On 7 February 1952, New Zealanders woke and – whether they turned on the radio or picked up the morning newspaper – only then did most learn that the previous afternoon King George VI had died, and that his daughter Princess Elizabeth was now our queen, Queen Elizabeth II. 70 years ago, before most of us were even alive.
To look at today’s New Zealand media one might suppose that some decades ago New Zealand had angrily tossed out the monarchy. There has been barely any mention of the 70th anniversary of the accession of New Zealand’s Head of State and what coverage there has been seems determined to treat it as British news, not as news about our own Head of State – she holds that office by laws passed by New Zealand’s Parliament, and polls suggest that today’s New Zealander’s still favour the system of constitutional monarchy that we share with the UK, Australia, Canada, and a variety of other countries. Much as a significant chunk of the media class might lament it, Elizabeth is our Queen, and has been for 70 years now. Whether as Queen of New Zealand or of her other realms and territories, her reign is now one of the very longest ever in recorded history. If one dates modern New Zealand from some time in 1840, she has been our head of state for almost 40 per cent of our history. A remarkable life of service.
(And, in fairness, while the media have preferred to play down any sense of Elizabeth as our Queen, the Prime Minister did put out a gracious and fitting statement.)
Anyway, I got a bit curious about how the accession of the Queen, 70 years ago, had been marked in New Zealand and recorded in the New Zealand media. Papers Past is a wonderful resource although of the major city papers sadly only the Press is available for 1952.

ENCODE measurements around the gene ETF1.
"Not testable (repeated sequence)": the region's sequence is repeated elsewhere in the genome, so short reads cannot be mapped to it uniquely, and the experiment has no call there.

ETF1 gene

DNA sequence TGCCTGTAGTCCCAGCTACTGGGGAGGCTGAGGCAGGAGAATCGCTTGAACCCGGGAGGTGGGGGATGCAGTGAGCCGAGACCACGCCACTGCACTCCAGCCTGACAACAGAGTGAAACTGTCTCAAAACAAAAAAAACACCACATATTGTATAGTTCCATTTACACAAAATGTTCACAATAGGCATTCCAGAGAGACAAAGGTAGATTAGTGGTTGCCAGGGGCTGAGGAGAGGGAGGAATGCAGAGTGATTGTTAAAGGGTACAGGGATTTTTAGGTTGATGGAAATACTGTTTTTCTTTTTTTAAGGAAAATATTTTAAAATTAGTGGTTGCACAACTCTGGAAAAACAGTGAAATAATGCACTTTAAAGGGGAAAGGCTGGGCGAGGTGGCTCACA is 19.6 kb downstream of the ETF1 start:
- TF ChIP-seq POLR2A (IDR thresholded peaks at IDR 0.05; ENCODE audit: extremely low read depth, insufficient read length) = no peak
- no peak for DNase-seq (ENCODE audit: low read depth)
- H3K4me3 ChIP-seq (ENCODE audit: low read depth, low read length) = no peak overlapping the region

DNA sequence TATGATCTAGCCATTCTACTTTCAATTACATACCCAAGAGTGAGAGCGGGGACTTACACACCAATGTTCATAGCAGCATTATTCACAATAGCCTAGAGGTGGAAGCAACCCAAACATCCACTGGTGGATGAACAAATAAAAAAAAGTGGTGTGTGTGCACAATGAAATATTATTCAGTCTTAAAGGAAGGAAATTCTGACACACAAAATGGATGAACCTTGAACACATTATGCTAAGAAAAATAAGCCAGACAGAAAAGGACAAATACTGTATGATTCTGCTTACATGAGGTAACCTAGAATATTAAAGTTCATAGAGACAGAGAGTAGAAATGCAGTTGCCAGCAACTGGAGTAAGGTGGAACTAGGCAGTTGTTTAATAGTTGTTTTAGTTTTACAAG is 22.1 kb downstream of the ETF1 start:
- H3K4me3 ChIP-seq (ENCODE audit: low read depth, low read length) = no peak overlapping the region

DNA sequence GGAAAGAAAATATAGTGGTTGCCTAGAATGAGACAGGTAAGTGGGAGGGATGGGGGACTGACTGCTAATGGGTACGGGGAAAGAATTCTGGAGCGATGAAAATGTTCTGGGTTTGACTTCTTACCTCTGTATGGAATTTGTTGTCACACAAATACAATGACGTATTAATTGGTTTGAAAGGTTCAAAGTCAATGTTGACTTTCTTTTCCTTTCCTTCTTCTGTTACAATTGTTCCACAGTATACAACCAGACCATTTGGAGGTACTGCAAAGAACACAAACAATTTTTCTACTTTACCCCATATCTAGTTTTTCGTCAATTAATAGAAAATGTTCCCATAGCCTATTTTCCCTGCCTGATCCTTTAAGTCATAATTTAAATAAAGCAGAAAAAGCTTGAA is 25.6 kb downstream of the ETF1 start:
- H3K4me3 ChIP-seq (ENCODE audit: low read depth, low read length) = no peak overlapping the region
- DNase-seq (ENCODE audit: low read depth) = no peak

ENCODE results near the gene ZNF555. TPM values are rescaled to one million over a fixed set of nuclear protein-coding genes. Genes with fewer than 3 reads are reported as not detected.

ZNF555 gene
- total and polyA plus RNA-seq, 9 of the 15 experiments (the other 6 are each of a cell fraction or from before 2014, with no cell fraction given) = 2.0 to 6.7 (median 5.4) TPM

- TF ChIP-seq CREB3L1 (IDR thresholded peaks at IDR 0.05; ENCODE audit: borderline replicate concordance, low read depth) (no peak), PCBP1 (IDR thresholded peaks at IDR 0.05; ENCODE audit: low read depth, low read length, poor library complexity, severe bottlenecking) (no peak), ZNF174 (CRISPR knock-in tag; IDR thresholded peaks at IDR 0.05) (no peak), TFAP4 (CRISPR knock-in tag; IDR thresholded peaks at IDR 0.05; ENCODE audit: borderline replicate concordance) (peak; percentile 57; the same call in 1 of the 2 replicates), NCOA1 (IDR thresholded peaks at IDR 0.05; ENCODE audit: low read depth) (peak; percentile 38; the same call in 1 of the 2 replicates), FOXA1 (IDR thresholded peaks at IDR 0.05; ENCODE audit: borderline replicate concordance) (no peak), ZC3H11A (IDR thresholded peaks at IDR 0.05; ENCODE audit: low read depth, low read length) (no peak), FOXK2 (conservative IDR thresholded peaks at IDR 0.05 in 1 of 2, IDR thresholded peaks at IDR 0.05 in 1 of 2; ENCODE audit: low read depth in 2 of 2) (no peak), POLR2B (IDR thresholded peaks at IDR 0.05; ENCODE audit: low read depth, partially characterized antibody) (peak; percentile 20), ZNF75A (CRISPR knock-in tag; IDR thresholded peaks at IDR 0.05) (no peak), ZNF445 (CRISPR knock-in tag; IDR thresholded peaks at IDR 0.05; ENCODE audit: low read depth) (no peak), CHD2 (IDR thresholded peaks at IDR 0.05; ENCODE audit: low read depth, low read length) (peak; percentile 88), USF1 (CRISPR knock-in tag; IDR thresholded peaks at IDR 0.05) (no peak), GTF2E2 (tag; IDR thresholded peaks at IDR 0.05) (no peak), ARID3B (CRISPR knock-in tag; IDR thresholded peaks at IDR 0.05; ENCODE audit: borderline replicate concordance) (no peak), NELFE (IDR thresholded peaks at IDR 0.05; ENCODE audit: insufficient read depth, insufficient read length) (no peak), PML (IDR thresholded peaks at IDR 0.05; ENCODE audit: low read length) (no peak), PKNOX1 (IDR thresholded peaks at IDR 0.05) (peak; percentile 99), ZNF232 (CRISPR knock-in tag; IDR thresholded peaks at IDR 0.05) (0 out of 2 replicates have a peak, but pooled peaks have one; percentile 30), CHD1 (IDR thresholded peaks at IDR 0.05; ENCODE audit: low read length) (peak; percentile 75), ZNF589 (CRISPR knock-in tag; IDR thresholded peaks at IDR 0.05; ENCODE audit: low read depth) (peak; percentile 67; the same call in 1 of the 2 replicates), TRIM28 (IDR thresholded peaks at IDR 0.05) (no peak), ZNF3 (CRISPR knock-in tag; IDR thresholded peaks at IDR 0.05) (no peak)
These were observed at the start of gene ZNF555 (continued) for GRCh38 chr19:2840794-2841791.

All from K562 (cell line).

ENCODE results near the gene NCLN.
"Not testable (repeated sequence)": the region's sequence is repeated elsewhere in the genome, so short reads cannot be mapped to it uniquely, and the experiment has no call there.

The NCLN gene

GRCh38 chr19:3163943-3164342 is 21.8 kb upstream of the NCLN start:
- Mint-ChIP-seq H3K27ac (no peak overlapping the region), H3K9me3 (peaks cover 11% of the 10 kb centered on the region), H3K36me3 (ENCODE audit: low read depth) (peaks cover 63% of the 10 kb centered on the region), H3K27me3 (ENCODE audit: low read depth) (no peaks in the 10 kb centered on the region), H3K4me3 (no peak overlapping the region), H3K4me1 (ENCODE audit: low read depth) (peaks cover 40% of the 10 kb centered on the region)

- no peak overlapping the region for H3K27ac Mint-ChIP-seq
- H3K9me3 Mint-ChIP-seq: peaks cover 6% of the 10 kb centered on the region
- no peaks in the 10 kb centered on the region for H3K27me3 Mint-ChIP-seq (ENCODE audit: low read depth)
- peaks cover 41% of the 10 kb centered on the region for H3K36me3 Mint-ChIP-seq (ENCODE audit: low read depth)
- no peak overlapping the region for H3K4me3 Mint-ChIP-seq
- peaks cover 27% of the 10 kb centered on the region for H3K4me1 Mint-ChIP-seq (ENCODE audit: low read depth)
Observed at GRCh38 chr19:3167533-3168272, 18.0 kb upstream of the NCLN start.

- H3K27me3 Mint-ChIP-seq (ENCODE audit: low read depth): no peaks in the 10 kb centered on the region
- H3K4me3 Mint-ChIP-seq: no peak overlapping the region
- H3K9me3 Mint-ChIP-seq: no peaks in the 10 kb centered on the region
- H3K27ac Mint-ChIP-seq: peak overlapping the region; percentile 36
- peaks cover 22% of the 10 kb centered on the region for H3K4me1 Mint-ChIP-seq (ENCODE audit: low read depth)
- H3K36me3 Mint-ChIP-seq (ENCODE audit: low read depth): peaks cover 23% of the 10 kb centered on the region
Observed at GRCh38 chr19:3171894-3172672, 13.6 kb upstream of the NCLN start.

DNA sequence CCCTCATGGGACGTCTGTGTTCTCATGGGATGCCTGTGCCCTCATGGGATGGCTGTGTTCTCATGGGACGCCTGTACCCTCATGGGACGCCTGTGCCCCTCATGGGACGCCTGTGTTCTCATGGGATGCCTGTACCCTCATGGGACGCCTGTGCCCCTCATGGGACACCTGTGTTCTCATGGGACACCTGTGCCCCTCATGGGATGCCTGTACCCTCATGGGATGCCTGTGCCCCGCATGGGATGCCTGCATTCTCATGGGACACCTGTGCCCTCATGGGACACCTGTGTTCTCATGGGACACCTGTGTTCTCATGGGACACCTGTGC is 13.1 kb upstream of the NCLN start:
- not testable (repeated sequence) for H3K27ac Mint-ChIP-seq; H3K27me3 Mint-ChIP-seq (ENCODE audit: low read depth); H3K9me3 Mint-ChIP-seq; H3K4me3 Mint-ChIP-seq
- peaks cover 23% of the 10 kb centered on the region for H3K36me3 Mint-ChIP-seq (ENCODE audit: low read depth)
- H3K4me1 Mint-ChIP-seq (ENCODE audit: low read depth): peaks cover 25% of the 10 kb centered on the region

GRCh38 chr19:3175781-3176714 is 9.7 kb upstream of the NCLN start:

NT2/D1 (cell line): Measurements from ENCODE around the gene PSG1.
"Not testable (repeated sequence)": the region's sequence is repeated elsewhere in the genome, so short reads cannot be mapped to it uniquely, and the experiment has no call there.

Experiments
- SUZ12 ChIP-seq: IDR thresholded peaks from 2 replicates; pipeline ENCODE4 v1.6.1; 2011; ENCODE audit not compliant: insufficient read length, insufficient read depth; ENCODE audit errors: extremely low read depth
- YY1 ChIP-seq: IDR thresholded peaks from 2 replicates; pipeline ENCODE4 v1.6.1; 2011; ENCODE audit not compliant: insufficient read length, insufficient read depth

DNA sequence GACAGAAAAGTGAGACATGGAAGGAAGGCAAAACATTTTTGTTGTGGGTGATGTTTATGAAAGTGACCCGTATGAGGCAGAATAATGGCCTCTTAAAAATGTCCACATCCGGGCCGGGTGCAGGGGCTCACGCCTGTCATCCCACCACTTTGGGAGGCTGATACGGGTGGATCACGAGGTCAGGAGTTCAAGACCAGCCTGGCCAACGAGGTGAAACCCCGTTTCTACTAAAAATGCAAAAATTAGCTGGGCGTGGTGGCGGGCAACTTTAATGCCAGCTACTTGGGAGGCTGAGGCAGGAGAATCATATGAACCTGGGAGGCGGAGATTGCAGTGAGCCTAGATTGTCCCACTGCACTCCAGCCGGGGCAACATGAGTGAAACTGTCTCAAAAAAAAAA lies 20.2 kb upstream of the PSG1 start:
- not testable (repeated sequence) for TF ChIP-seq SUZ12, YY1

I started with the edition of Tuesday 5 February. In that paper it was reported that preparations were well underway for the planned visit to New Zealand in May of Princess Elizabeth and Prince Philip – undertaking the tour that the King himself had originally hoped to do. The Assistant Comptroller of the Royal Household had arrived on the 4th “to discuss final details and matters of etiquette. The economist is me could not, however, help noticing this element of the story.
It was a different time indeed, when the Cabinet was allocating cement.
The arrival of the Princess and her husband at the Kenyan lodge, where she was receive the grim news of the death of her father, was recorded in another story in which it was noted that the Queen and the Duke had attended Evensong at the small local church where “she spoke to the man who alone laid every stone of the church”.
What of Wednesday 6 February? It was a normal working day in New Zealand (and, as far as I can see from the table of contents there were no stories about the Treaty of Waitangi or the like). The Prime Minister – Sid Holland – was in Paris. Back here there were further reports of the forthcoming royal visit, including a push to keep handshakes to a minimum, and stories from the visit to Kenya. It was mid-summer and in Dunedin the touring West Indies cricket team had just beaten Otago.
King George VI died at Sandringham in the early hours of 6 February (New Zealand time being 12 hours ahead of that in the UK). The news was announced to be public at 11am (UK time).
In those days, the front pages of newspapers still seemed to be devoted to classified advertisements. It was no different in the Press of 7 February 1952. The news of the King’s death, and of the accession of Queen Elizabeth, appeared on page 5. This appears to be the editorial, and these were the first few sentences.
The Cabinet had met as soon as our government received the news, and the acting Prime Minister (Keith Holyoake) issued a statement in the early hours of the morning.
Despite the late hour – and presumably only for later editions – there are large numbers of stories, and photos (including one of the new heir to the throne, Prince Charles) over two pages (even managing to note that the forthcoming visit to New Zealand was now cancelled). There was an article about the visit by the then Duke and Duchess of York to New Zealand – and Christchurch in particular – in 1927 (among many other details, the Duke had had dinner with Labour leader Harry Holland in Westport).